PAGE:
This work is significant in that it contributes to the research literature for smart cities; explores the HCI grand challenge of human-environment interactions (HEI) in smart cities; and, formulates an HSEI conceptual framework for smartness and dimensional relationships in smart cities. Methodologically, the research design for this work involves a hybrid approach while using an exploratory case study consisting of multiple methods of data collection, including survey and in-depth interviews, combined with an explanatory correlational design. The main findings of this work shed light on the relationships between selected dimensions (e.g., openness and innovation, etc.) of the smartness construct and its’ multi-dimensionality in data-rich urban environments and regions. The main conclusion highlighted in this work focuses on the importance of relationships between dimensions of smartness in relation to smart city elements, such as walkability and liveability, which contribute to an understanding of multi-dimensional components in human-smart environment urban interactions that are associated with data in public spaces, more aware people, and more aware environments.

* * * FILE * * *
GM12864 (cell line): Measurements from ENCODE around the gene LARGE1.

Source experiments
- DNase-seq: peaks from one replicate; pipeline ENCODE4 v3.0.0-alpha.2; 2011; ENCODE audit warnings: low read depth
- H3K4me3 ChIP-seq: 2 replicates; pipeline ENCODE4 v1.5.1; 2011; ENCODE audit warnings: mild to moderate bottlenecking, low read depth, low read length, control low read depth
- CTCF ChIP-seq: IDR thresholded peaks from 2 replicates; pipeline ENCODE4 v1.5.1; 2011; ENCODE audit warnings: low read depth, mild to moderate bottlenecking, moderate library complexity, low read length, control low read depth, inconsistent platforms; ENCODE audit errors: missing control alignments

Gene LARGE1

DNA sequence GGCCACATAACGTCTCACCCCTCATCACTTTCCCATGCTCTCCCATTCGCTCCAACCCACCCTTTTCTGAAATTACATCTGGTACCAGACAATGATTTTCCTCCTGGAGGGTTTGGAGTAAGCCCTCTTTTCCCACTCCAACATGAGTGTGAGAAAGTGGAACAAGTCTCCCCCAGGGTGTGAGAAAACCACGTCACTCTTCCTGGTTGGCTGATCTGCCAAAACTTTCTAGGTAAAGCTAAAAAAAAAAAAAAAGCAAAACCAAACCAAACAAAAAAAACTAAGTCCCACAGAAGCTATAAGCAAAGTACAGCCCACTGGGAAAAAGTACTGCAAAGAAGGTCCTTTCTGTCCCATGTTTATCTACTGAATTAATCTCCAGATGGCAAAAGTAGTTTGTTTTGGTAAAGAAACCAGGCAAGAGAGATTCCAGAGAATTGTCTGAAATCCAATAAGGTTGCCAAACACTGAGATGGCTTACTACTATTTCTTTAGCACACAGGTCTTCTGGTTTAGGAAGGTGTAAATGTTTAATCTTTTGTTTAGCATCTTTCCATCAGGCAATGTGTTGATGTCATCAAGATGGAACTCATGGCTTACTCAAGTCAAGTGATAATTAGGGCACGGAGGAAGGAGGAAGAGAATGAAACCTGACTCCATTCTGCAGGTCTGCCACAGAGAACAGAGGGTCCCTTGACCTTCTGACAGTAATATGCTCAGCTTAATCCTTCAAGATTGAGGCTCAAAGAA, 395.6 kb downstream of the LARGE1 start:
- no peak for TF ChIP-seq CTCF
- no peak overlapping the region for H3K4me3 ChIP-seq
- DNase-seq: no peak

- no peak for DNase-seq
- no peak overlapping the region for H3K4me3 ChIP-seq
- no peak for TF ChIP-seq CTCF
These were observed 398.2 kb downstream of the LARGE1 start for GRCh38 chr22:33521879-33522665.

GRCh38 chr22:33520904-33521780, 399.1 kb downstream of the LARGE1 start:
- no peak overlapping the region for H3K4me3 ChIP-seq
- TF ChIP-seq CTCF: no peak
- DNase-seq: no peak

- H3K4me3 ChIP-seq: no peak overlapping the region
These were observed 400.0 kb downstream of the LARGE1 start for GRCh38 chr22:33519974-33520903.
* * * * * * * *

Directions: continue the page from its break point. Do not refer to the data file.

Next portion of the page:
1. Stephanidis, C.; Antona, M.; Chen, J.Y.C.; Dong, J.; Duffy, V.G.; Fang, X.; Fidopiastis, C.; Fragomeni, G.; Fu, L.P.; Guo, Y.; et al. Seven HCI grand challenges. Int. J. Hum. Comput. Interact. 2019, 35, 1229–1269.
  2. Komninos, N. Smart cities and the future Internet: Innovation ecosystems of embedded spatial intelligence. In Proceedings of the sixth International Conference for Entrepreneurship, Innovation and Regional Development, Istanbul, Turkey, 20 June 2013.
  3. Komninos, N. Smart Cities and Connected Intelligence: Platforms, Ecosystems and Network Effects; Regions and Cities Series; Routledge: Abingdon, UK, 2020.
  4. Komninos, N.; Kakderi, C. (Eds.) Smart Cities in the Post-Algorithmic Era: Integrating Technologies, Platforms and Governance; Cities at Edward Elgar Series; Edward Elgar Publishing: Cheltenham, UK, 2019.